|Preferred IUPAC name
3D model (JSmol)
|Melting point||-59 °C (-74 °F; 214 K)|
|Boiling point||143 °C (1 atm); 68-72 °C (100 torr)|
|GHS Signal word||Danger|
Except where otherwise noted, data are given for materials in their standard state (at 25 °C [77 °F], 100 kPa).
trans-Cyclooctene is a cyclic hydrocarbon with the formula [-(CH2)6CH=CH-], where the two C-C single bonds adjacent to the double bond are on opposite sides of the latter's plane. It is a colorless liquid with a disagreeable odor.
Cyclooctene is notable as the smallest cycloalkene that is readily isolated as its trans-isomer. The cis-isomer is much more stable; the ring-strain energies being 16.7 and 7.4 kcal/mol,respectively.
A planar arrangement of the ring carbons would be too strained, and therefore the stable conformations of the trans form have a bent (non-planar) ring. Computations indicate that the most stable "crown" conformation has the carbon atoms alternately above and below the plane of the ring. A "half-chair" conformation, with about 6 kcal/mol higher energy, has carbons 2,3,5,6, and 8 on the same side of the plane of carbons 1,4, and 7.
All conformations of trans-cyclooctene are chiral (specifically, what some call planar-chiral) and the enantiomers can be separated. In theory, conversion of between the enantiomers can be done, without breaking any bonds, by twisting the whole -CH=CH- group, rigidly, by 180 degrees. However, that entails passing one of its hydrogens through the crowded ring.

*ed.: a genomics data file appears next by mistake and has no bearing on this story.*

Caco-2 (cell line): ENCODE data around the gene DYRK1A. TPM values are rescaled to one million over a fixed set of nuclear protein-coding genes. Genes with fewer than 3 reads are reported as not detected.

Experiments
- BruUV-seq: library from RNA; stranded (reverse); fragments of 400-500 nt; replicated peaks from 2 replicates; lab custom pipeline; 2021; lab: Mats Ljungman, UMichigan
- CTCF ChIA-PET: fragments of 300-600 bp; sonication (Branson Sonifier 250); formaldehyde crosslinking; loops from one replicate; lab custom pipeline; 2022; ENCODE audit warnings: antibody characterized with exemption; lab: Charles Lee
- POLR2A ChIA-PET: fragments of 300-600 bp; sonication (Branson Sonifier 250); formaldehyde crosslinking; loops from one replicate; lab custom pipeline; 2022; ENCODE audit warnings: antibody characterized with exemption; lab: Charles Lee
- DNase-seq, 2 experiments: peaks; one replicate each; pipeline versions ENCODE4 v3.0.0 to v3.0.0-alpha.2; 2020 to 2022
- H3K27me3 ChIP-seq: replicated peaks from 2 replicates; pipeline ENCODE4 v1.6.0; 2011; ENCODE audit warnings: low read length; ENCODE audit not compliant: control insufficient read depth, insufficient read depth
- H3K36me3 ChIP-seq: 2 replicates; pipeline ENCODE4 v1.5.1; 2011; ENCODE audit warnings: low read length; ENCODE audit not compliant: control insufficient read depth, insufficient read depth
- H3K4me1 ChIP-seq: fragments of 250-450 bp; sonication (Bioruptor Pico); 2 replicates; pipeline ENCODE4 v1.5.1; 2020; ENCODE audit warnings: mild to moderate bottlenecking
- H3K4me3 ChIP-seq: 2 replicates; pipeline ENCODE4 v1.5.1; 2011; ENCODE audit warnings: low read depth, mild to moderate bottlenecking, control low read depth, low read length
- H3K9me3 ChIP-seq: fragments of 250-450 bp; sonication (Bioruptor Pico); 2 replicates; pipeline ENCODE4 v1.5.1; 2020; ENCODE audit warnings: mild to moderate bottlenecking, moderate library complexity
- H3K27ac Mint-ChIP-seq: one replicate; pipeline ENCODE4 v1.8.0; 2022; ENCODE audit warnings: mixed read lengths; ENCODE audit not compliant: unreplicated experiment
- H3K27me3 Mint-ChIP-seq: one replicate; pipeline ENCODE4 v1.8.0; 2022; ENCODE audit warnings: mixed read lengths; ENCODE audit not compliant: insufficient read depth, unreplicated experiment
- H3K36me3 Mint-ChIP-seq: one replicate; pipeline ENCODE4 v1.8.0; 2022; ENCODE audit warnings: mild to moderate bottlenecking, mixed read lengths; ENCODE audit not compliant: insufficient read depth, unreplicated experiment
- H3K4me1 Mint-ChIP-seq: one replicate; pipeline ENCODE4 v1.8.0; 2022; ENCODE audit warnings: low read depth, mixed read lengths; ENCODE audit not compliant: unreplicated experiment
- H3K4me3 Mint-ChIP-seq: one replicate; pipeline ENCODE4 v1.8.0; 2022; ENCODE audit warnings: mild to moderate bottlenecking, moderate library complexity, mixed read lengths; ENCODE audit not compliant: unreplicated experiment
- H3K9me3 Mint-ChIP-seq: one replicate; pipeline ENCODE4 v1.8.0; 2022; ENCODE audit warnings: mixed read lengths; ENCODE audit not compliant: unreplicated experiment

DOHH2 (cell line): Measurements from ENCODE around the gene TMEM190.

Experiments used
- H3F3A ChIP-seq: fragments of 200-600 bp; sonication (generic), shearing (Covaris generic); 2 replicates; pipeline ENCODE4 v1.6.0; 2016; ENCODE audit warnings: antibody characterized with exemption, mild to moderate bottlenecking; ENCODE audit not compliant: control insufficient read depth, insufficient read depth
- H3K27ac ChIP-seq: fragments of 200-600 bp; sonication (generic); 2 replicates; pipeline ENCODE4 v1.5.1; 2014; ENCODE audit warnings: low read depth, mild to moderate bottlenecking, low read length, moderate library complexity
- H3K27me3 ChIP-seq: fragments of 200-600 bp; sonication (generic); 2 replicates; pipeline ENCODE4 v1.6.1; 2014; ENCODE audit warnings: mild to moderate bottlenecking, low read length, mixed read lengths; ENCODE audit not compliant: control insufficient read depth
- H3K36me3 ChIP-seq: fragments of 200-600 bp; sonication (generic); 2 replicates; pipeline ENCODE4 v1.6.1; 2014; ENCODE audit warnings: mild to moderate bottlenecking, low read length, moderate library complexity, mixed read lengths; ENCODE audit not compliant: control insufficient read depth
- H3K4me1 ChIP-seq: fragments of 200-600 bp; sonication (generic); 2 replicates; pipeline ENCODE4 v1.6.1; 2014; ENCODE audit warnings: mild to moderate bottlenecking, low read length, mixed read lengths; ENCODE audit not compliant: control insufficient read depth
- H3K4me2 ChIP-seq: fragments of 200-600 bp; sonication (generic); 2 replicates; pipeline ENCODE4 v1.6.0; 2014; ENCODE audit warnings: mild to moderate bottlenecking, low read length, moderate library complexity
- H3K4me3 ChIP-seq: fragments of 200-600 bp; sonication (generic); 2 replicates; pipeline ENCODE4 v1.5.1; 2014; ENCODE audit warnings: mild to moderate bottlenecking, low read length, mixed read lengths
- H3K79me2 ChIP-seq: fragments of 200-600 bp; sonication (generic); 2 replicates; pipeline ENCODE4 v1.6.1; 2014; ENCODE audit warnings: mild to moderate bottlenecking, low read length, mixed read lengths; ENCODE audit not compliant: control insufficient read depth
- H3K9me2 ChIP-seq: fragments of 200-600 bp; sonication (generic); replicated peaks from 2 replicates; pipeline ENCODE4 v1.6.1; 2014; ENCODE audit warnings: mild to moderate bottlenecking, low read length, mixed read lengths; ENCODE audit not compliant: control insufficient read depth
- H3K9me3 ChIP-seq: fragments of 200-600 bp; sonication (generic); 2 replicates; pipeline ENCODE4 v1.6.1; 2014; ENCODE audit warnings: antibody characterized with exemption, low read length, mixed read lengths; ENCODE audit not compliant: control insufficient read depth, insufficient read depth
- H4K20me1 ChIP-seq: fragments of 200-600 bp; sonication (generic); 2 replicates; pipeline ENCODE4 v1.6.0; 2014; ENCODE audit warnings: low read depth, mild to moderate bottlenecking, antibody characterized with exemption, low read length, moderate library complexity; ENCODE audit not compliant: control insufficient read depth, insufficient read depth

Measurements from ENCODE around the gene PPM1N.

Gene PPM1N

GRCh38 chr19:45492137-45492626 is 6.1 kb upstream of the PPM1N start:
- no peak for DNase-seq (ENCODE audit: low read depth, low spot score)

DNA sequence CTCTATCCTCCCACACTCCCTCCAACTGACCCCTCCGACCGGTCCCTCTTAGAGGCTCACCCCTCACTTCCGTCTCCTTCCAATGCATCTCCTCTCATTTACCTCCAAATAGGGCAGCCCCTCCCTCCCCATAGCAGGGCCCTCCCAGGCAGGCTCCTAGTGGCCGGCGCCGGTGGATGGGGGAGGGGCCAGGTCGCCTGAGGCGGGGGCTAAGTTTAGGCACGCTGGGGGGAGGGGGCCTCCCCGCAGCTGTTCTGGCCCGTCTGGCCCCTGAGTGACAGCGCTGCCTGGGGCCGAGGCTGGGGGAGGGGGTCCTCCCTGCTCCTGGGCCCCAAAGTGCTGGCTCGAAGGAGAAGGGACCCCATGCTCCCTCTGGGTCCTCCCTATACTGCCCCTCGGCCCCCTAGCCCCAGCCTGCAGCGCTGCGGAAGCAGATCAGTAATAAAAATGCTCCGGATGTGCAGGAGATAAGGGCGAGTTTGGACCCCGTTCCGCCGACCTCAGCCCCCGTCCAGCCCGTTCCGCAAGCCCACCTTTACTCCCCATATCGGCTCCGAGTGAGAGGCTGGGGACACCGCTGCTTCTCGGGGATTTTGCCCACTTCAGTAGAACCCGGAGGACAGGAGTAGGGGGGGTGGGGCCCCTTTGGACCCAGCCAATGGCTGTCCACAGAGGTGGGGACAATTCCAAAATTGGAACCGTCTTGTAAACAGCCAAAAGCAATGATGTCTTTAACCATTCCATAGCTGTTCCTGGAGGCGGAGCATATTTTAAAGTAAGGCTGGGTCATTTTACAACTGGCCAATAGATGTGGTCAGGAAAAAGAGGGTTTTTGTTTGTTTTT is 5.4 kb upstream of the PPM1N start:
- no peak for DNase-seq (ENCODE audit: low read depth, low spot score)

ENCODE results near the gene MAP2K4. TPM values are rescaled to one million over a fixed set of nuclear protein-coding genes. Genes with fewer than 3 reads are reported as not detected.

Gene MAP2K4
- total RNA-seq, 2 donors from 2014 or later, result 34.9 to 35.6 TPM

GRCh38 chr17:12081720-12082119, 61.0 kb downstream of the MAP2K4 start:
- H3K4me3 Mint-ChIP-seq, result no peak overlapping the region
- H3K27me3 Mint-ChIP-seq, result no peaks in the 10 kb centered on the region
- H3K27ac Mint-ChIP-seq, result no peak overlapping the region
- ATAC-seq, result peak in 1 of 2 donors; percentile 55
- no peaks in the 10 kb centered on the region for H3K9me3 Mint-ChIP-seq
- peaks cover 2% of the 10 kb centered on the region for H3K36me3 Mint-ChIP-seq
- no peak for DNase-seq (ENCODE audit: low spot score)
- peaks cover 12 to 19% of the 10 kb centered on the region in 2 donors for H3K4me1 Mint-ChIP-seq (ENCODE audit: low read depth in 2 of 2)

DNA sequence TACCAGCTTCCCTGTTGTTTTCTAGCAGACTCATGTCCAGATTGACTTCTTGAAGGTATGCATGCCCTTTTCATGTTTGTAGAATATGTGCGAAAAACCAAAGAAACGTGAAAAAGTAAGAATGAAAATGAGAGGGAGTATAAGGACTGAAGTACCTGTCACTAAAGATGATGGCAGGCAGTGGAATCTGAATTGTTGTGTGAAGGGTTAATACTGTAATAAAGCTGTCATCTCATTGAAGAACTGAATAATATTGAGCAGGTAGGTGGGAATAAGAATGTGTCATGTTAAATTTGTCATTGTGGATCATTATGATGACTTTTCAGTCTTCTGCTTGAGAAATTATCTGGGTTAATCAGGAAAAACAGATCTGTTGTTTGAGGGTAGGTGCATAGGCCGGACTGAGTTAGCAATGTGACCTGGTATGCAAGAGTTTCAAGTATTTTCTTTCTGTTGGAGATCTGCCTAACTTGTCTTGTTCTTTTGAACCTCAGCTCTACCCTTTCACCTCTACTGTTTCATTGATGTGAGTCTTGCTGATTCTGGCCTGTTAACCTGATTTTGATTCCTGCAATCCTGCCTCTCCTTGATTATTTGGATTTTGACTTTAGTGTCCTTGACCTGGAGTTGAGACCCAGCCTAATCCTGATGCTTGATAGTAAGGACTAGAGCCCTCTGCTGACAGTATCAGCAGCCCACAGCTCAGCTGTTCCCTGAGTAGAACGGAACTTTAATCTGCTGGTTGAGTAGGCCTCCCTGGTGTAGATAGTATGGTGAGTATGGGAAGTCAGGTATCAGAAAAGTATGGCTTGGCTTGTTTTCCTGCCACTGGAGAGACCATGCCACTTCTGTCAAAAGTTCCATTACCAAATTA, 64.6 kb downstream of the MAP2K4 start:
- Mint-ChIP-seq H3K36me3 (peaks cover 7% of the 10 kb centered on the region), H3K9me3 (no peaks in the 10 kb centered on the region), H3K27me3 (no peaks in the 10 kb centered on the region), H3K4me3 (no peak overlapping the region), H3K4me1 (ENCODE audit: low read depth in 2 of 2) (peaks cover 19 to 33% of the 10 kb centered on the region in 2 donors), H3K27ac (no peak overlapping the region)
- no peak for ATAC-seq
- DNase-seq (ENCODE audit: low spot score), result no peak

trans-Cyclooctene was first synthesized on a preparatory scale by Arthur C. Cope with a Hofmann elimination reaction of N,N,N-trimethylcyclooctylammonium iodide. The reaction gives a mixture of cis and trans isomers, and the trans isomer is selectively trapped as a complex with silver nitrate.
Other methods exist where the trans isomer is synthesized from the cis isomer in several synthetic steps. For instance, it can be prepared in almost 100% yield by converting the cis isomer to 1,2-epoxycyclooctane ("cyclooctene oxide") followed by reactions with lithium diphenylphosphide and with methyl iodide . (Similar procedures can give cis,trans isomers of 1,4-cyclooctadiene and 1,5-cyclooctadiene).
In addition, a photochemical method exists for the direct cis-trans isomerisation. Although this equilibrium strongly favours the more stable cis form, the reaction can be driven towards the trans form by trapping with silver ions.
Because of the higher internal strain on the double bond, the trans isomer is more reactive than the cis isomer and of typical unsaturated hydrocarbons. For instance, its double bond will rapidly add tetrazine and its derivatives. The compound also readily polymerizes with a ruthenium-based initiator.